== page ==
The Indian government’s attempts to spare US nuclear suppliers of civil liability in case of nuclear damage is yet another instance of blatant disregard for Parliament’s supremacy. While enacting The Civil Liability for Nuclear Damage Act, 2010, Parliament had inserted a revolutionary clause in Section 17 of this Act to hold suppliers also liable.
The section states that nuclear installation operators “shall have the right of recourse where (a) such right is expressly provided for in a contract in writing; (b) the nuclear incident has resulted as a consequence of an act of supplier or his employee, which includes supply of equipment or material with patent or latent defects or sub-standard services”. With US nuclear suppliers strongly lobbying against Section 17(b) of the Act, the Department of Atomic Energy sought Attorney-General GE Vahanvati’s opinion on the matter.
India’s desperation to appease US interests appears to be linked to Prime Minister Manmohan Singh’s impending visit to Washington later this month. Five years after Indo-US ties reached the zenith with the signing of the civil nuclear agreement under former US President George W Bush, much of the euphoria has dissipated.
The Nuclear Power Corporation of India Limited (NPCIL) and US nuclear supplier Westinghouse are reportedly on the verge of signing an agreement to set up a nuclear plant in Gujarat. It is the contents of this agreement that the US wants to water down so as to forestall the plant operator, NPCIL, from pursuing its right to recourse.
The Attorney-General has held that NPCIL could choose to not incorporate the right to recourse in the agreement signed with the supplier. The A-G also endorsed the Ministry of External Affairs (MEA) view that though the right to recourse against the supplier was available to the operator, it was not a mandatory right and it could be foregone by the operator.
The A-G and the MEA’s views would apply to right to recourse being foregone when it is not specified in the contract (Section 17(a) of the Act). But Section 17(b) is clear: that the right to recourse shall apply to the operator-supplier relationship irrespective of the contract.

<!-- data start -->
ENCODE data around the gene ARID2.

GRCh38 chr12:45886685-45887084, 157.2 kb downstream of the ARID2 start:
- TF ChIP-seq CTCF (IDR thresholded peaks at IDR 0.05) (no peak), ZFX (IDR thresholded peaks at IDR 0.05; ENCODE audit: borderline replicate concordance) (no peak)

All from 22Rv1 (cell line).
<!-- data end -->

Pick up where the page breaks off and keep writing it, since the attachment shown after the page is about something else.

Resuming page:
For over two years now, US lawmakers and diplomats, unhappy with the liability law, have claimed that it was not in line with international nuclear liability principles reflected in the Convention on Supplementary Compensation for Nuclear Damage.
They were obviously taking aim at Section 17(b) but unlike the US, France has accepted India’s civil nuclear liability legislation. Other countries like Germany, Russia, and South Korea also prescribe liabilities for suppliers.
Ironically, it was the legal imperative of US nuclear suppliers to secure insurance coverage that forced India to quickly enact the civil nuclear liability legislation. Already, Section 17 has been significantly weakened through the rules (Rule 24(1)) enacted for the Act. This restricts compensation collected from suppliers to the extent of the operator’s liability (Rs1,500 crore) or the contract price, whichever is less.
It appears that the Bhopal gas tragedy, where US company Union Carbide’s Indian subsidiary was guilty of gross negligence that killed thousands and affected several more besides contaminating the soil and water, has been forgotten by the Indian government in its tearing hurry to appease US businesses.